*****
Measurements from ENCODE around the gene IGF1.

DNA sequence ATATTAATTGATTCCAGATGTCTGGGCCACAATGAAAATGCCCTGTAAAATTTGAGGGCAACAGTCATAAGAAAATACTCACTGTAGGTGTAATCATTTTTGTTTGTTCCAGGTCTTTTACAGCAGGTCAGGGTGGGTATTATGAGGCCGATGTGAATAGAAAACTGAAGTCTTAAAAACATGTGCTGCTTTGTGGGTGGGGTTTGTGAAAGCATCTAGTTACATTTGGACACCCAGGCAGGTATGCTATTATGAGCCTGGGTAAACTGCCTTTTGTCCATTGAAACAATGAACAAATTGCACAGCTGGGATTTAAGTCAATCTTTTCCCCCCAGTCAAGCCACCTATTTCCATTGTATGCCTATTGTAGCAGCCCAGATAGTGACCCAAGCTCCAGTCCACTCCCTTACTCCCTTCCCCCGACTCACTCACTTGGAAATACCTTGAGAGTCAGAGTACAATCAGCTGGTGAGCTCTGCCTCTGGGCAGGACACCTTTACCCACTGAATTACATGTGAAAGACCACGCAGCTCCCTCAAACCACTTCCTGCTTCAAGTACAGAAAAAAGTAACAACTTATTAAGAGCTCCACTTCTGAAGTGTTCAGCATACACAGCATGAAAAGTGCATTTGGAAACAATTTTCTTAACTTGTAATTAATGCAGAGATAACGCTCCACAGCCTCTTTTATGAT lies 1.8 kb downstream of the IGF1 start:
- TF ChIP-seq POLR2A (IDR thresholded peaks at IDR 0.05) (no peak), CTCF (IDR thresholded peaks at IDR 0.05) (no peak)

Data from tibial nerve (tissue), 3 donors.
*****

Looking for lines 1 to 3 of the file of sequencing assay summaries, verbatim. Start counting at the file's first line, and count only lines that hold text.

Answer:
Measurements from ENCODE around the gene IGF1.

DNA sequence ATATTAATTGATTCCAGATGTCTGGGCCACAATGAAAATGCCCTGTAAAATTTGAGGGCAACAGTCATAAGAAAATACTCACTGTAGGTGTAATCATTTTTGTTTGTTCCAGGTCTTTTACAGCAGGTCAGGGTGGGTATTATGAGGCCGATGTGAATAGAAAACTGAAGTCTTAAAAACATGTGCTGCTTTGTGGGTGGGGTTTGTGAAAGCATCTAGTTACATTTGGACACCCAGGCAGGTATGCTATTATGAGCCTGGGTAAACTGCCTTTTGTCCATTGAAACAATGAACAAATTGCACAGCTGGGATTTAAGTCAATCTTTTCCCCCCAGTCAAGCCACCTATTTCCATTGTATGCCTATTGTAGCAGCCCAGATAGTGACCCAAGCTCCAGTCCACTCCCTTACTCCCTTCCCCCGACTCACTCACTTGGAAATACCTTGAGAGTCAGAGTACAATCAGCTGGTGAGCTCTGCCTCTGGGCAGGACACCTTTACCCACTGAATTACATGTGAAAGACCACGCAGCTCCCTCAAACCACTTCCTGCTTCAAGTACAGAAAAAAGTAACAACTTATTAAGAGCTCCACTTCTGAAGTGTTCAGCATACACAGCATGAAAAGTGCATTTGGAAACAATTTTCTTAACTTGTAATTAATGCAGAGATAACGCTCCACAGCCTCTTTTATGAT lies 1.8 kb downstream of the IGF1 start:
- TF ChIP-seq POLR2A (IDR thresholded peaks at IDR 0.05) (no peak), CTCF (IDR thresholded peaks at IDR 0.05) (no peak)